DirectionsDoasage & Administration:
Apply a thin film over the cornea three or four times daily in dogs and cats. The area should be properly cleansed prior to the use of bacitracin-neomycin-polymyxin-HC veterinary ophthalmic ointment. Foreign bodies, crusted exudates, and debris should be carefully removed.
Ophthalmic preparations containing corticosteroids are contraindicated in the treatment of those deep, ulcerative lesions of the cornea where the inner layer (endothelium) is involved, in fungal infections and in the presence of viral infections.
Each gram contains Bacitracin Zinc 400 units, Neomycin Sulfate 5 mg (equivalent to 3.5 mg of Neomycin Base), Polymyxin B Sulfate 10,000 units, Hydrocortisone Acetate 10 mg (1%), in a base of White Petrolatum and Mineral Oil.
Sensitivity to this ophthalmic ointment is rare, however, if a reaction occurs, discontinue use of the preparation.
The prolonged use of antibiotic-containing preparations may result in overgrowth of nonsusceptible organisms including fungi. Appropriate measures should be taken if this occurs. If infection does not respond to treatment in two or three days, the diagnosis and therapy should be reevaluated. Animals under treatment with this product should be observed for usual signs of corticosteroid overdose which include polydipsia, polyuria and occasionally an increase in weight.
Use of corticosteroids, depending on dose, duration, and specific steroid, may result in inhibition of endogenous steroid production following drug withdrawal. In patients presently receiving or recently withdrawn from systemic corticosteroid treatments, therapy with a rapidly acting corticosteroid should be considered in unusually stressful situations. Care should be taken not to contaminate the applicator tip during administration of the preparation.
Care should be taken not to contaminate the applicator tip of the tube during application of the preparation. Do not allow the applicator tip to come in contact with any tissue.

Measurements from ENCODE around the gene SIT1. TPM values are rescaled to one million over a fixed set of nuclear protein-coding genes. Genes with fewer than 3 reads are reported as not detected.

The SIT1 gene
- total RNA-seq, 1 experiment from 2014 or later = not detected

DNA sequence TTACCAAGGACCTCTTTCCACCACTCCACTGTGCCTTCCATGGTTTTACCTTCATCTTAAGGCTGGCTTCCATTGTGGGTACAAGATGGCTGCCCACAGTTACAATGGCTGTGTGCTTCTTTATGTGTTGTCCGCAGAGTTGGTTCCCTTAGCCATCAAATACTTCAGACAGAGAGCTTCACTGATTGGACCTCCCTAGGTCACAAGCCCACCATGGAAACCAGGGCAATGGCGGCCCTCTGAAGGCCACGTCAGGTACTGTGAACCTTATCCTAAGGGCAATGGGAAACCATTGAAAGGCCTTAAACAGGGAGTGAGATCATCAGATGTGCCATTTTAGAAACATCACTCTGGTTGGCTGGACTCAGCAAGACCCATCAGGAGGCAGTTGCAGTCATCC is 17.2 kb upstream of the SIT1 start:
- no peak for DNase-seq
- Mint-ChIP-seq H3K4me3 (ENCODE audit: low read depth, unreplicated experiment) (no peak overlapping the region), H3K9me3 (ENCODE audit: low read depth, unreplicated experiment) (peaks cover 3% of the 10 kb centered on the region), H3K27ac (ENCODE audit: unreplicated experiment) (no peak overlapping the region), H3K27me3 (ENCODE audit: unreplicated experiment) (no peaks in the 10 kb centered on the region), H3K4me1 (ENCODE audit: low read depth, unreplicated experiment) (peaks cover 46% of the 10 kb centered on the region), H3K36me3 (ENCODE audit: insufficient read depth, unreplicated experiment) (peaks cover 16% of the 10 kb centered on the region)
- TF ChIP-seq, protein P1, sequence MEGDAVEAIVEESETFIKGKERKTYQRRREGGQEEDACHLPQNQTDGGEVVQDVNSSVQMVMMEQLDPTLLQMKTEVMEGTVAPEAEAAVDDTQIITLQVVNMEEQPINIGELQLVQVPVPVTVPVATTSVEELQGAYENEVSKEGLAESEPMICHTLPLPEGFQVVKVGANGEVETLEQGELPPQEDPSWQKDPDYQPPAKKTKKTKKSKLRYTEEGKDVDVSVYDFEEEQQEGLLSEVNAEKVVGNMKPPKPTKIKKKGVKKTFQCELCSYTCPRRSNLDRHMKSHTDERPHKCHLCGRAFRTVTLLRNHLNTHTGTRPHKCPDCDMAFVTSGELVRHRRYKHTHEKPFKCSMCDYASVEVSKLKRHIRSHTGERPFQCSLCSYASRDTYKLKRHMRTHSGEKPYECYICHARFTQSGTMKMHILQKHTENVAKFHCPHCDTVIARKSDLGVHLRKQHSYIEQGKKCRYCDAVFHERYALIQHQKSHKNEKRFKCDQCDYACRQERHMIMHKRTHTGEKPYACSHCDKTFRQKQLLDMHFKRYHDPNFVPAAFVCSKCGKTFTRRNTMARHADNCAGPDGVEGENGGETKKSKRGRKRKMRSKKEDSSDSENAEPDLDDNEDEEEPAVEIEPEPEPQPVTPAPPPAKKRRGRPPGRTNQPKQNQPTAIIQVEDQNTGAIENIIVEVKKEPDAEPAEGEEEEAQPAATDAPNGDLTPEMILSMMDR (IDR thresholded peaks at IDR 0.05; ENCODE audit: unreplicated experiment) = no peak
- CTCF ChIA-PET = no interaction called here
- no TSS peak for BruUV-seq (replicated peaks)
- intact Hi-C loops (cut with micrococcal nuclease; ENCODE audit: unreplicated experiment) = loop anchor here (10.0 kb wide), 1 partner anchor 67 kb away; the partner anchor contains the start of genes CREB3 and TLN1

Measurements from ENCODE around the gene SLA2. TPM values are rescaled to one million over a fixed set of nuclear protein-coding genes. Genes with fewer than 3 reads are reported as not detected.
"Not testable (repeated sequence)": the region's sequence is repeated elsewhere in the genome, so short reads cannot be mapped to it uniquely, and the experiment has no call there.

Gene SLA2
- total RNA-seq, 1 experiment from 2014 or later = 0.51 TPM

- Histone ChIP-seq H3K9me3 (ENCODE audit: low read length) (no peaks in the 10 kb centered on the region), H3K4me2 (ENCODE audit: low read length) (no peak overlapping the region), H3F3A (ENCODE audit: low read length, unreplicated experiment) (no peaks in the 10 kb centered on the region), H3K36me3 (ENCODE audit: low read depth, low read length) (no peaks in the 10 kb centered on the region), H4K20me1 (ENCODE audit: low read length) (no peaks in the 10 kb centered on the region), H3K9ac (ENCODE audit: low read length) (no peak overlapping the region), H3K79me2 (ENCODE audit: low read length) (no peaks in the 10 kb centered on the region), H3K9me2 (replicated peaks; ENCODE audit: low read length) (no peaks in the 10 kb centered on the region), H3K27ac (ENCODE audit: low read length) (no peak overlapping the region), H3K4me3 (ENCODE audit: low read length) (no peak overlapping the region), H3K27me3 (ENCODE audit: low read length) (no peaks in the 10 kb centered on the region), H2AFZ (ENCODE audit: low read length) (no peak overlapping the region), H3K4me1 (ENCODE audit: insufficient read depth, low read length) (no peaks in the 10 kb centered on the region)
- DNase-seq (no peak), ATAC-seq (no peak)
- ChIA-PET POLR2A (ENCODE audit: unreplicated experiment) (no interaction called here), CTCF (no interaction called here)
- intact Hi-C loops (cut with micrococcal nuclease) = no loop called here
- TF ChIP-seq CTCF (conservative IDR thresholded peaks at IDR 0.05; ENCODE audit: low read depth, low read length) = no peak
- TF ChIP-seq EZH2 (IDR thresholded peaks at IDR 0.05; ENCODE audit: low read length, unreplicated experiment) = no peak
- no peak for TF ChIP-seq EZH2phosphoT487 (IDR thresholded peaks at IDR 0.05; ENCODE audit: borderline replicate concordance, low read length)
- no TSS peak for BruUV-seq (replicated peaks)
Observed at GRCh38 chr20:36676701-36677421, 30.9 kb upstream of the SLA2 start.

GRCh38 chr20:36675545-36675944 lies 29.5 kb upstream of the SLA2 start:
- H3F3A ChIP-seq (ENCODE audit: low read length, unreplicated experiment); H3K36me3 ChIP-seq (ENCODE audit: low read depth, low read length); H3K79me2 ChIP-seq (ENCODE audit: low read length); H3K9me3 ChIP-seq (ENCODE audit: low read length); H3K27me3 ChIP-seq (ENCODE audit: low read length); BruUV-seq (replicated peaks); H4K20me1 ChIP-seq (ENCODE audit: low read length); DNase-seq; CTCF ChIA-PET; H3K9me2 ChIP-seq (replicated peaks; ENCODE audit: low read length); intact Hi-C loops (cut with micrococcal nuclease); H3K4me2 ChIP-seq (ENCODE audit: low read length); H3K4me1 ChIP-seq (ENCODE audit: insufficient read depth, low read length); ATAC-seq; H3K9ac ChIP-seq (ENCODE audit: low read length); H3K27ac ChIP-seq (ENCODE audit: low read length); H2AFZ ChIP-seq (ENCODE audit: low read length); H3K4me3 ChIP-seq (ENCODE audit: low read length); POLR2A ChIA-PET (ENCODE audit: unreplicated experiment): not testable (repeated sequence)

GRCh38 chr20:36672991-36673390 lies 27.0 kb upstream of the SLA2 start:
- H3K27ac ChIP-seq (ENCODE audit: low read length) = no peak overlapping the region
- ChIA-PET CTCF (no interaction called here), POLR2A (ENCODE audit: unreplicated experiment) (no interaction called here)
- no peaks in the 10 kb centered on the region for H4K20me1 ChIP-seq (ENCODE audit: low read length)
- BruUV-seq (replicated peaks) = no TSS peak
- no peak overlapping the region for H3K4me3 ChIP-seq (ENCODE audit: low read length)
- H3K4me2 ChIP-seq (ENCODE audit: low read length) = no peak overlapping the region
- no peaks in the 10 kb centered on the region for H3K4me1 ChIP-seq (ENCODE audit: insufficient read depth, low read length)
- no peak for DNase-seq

Itching, burning or inflammation may occur in animals sensitive to the product. Discontinue use in such cases. SAP and SGPT (ALT) enzyme elevations, polydipsia and polyuria have occurred following parenteral or systemic use of synthetic corticosteroids in dogs. Vomiting and diarrhea (occasionally bloody) have been observed in dogs.
Cushings syndrome in dogs has been reported in association with prolonged or repeated steroid therapy.
Federal law restricts this drug to use by or on the order of a licensed veterinarian
All topical ophthalmic preparations containing corticosteroids with or without an antimicrobial agent, are contraindicated in the initial treatment of corneal ulcers. They should not be used until the infection is under control and corneal regeneration is well under way. Clinical and experimental data have demonstrated that corticosteroids administered orally or by injection to animals may induce the first stage of parturition if used during the last trimester of pregnancy and may precipitate premature parturition followed by dystocia, fetal death, retained placenta, and metritis.
Additionally corticosteroids administered to dogs, rabbits, and rodents during pregnancy have resulted in cleft palate in offspring. Corticosteroids administered to dogs during pregnancy have also resulted in other congenital anomalies, including deformed forelegs, phocomelia, and anasarca.